BEES Urban Nature Reserve

Marsh marigold
Marsh marigold

BEES have created a small nature reserve on land rented from the University on the Laisteridge lane campus. The Reserve began life in 1990 and although it has seen several changes over the years, it still offers a wonderful space for wildlife near the city centre.

It consists of two medium sized ponds, an area of trees and wildflower rich grassland. The ponds host a large population of Brown Hawker dragonflies and several species of damselfly. Birds regularly seen include goldfinch, great tit, blue tit, long tailed tit, blackbirds and thrushes.

Our priorities for management this autumn are to remove some of the submerged and marginal vegetation to allow more open water. Unfortunately we have New Zealand Pygmy weed, an invasive non-native plant, in the pond which needs controlling. We will also manage the trees to allow more sunlight into the pond.

The Reserve offers a great opportunity for our conservation volunteer group and for local schools to visit for environmental education sessions which compliment the classroom curriculum.

See the gallery of photos.

More

Breathing Places Weekend at BEES UNR

BEES Urban Nature Reserve, Summer Activities 2009

 

Geolocation

53.785131, -1.768405

Conservation Work

Friday 1st October: BEES Urban Nature Reserve, Laisteridge Lane, BD5

Working in heavy rainWorking in heavy rainToday was dominated by the heavy rain that fell throughout the day. However we perserved and continued with our work schedule. This was to work in the ponds to remove the dominant plants, these were bog bean and new zealand pigmyweed. The result will be to produce open water which is required by the dragonflies. Other jobs that were carried out were the cutting and raking of the meadow areas and the removal of flytipping.

The photo is such poor quality due to the rain.

Today we worked with 15 volunteers. 

 

Friday 4th Nov 2011: BEES Urban Nature Reserve, University Campus, Laisteridge Lane, Bradford, BD5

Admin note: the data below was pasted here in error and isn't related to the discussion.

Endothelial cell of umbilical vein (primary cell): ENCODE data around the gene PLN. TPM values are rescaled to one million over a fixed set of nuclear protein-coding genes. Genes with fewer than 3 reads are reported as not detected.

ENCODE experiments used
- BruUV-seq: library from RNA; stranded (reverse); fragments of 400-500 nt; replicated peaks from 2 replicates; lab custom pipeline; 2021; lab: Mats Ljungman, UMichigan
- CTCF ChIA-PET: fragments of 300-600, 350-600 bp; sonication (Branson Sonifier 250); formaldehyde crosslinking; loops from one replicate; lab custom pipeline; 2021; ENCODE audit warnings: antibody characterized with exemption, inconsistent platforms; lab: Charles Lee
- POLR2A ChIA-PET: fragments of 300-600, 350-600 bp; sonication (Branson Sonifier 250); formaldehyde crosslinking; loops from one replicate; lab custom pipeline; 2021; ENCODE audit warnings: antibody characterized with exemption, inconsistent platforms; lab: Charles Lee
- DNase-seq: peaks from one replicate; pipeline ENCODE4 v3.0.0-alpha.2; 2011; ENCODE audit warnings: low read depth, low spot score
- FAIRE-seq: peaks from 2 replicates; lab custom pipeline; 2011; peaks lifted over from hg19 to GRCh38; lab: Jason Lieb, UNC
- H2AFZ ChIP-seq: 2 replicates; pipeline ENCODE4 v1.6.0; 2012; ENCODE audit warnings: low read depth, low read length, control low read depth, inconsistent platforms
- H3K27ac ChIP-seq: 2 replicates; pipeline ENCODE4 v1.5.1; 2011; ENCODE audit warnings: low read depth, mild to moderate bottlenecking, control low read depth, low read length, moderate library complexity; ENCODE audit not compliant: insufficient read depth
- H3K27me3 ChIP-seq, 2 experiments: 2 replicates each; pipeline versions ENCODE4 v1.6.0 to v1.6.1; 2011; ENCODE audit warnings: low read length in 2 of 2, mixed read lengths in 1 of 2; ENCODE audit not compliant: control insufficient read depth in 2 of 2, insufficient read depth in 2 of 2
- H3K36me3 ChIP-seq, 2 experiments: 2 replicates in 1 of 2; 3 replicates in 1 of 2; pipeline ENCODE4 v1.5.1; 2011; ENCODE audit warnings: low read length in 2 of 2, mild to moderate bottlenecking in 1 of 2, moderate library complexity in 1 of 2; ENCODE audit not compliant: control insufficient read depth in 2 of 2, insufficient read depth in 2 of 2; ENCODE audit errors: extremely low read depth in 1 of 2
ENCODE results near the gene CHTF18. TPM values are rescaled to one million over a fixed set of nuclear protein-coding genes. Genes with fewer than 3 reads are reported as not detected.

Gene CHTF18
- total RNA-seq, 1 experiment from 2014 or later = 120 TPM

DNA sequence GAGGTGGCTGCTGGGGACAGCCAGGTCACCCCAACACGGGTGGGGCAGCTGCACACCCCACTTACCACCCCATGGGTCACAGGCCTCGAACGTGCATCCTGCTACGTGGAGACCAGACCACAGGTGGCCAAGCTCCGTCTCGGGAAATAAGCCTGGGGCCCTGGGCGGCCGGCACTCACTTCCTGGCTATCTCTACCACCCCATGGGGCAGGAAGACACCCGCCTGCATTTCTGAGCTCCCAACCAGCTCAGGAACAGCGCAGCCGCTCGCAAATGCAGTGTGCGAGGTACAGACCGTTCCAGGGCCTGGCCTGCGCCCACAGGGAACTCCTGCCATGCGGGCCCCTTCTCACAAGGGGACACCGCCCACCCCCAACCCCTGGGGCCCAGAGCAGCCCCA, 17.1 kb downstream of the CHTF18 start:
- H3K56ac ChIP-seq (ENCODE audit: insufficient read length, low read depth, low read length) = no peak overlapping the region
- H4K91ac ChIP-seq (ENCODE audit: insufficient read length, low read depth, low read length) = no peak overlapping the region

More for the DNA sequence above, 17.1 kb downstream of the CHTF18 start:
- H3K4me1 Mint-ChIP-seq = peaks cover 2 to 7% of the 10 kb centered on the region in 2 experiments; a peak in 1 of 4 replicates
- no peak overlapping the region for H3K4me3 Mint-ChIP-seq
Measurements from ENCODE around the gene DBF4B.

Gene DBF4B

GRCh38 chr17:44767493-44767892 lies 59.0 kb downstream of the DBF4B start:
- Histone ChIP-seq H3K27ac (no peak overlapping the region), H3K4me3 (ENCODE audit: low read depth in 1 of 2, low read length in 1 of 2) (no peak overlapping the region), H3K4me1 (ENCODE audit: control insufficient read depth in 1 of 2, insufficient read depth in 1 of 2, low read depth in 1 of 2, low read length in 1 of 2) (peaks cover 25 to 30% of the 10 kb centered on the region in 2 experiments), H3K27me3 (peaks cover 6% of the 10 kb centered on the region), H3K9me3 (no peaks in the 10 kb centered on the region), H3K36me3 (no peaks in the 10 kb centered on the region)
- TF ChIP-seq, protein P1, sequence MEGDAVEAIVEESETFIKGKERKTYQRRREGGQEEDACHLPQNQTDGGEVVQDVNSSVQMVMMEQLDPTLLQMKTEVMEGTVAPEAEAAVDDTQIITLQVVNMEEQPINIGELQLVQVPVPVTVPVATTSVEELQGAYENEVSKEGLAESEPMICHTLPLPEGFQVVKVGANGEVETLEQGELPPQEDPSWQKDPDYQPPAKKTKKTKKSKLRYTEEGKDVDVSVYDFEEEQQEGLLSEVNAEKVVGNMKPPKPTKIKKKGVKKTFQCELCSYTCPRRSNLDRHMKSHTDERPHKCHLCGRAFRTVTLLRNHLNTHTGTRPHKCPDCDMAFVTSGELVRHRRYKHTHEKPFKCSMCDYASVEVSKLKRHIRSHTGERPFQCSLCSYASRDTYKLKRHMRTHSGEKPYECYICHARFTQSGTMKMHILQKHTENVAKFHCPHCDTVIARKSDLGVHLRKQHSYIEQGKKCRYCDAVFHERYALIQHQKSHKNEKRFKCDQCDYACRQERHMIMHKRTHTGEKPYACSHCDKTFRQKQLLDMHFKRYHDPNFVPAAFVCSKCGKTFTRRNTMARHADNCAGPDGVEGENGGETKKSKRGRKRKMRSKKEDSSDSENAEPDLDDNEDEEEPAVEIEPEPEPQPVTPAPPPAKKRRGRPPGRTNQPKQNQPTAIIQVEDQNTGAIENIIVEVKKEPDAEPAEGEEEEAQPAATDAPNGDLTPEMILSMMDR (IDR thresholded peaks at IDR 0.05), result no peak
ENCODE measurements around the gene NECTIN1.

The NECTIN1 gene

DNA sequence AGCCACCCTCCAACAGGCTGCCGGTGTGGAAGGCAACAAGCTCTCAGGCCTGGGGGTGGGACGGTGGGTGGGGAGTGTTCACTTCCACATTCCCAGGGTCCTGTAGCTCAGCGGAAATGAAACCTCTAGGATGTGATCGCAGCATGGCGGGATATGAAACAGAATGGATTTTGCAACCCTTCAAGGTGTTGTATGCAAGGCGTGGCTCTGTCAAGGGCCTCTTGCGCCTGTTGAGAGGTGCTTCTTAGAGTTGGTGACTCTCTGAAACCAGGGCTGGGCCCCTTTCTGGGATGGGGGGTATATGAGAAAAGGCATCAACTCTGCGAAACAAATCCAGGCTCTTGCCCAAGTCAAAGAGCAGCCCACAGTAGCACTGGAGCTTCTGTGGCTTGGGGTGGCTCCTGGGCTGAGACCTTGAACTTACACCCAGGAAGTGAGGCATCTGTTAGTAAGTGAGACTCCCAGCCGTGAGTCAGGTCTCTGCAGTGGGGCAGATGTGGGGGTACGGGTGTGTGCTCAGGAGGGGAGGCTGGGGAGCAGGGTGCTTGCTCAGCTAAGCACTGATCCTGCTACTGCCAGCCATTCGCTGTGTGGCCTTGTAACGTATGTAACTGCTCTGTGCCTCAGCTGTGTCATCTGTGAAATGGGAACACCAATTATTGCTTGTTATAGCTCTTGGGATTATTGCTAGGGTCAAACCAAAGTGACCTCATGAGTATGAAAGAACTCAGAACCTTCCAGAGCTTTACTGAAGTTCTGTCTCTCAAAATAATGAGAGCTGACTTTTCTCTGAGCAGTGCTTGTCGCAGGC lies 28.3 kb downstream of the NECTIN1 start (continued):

clearing the pondclearing the pondToday 14 volunteers undertook autumn management task on our nature reserve on the University campus. We worked in both ponds to remove some of the vegetation so that we keep enough open water to suit the dragonflies. We were surprised, and delighted, to see a dragonfly patrolling the pond, probably a brown hawker.

We also cut the meadow area and raked off the vegetation to prevent a build-up in fertility. There are rather too many nettle and docks in this area but we have been waiting to see what happens with the development of this land (it is no longer officially part of our reserve) before embarking a more radical change of management.

We also cut the vegetation around the ponds and on the railway line – this involved clearing a few birch seedlings that will overshadow the wildflowers.

A couple of volunteers remained at Culture Fusion with Nick to continue the tool storage construction.

See more photos here

Friday 5th April 2013: BEES Urban Nature Reserve, University Campus, Laisteridge Lane, Bradford,BD5

We returned to our outdoor projects with a visit to the Urban Nature Reserve. We worked on several different areas of the site, like clearing more of the snowberry and replanting with Rowan in the woodland area. Wildflowers were planted in the woodland and the slopes around the ponds; these will provide good nectar sources for insects. Insect and mammal trapdoors were put in place around the site, pruning of the beech hedge which will allow light to the ground flora and litter removed. It was a good days’ worth of management tasks that will benefit the wildlife on the site and add to the experience of visiting groups in the coming months.
But the endless winter continues and we worked with snow on the ground, there were at least a few signs of spring appearing like flowering primrose.

Today we worked with 10 volunteers.

Click here to see other photos of the day.

Friday 10th July, BEES UNR (Urban Nature Reserve), Laisteridge Lane, Little Horton, BD7

UNR Fri 10th July 09 2: Meadow CranesbillFri 10th July 09 Meadow Cranesbill

Today the focus was on a Breathing Place Open Day. We took the opportunity to survey the plants on the site and carry out pond dipping with visitors, a group from the YMCA and volunteers. Unfortunately we did not see any dragonflies or damselflies but we recorded 26 species of flowering plants, 13 species of pond plants and 21 species of trees on the site. An impressive number for a site so close to the city centre. We also carried out some management of the reserve. This included path maintenance, removal of giant hogweed and clearing around the Medlar tree.